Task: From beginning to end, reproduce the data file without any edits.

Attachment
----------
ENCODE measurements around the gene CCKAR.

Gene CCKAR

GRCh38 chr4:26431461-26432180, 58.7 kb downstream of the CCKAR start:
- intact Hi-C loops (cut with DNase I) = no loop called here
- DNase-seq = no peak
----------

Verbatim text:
ENCODE measurements around the gene CCKAR.

Gene CCKAR

GRCh38 chr4:26431461-26432180, 58.7 kb downstream of the CCKAR start:
- intact Hi-C loops (cut with DNase I) = no loop called here
- DNase-seq = no peak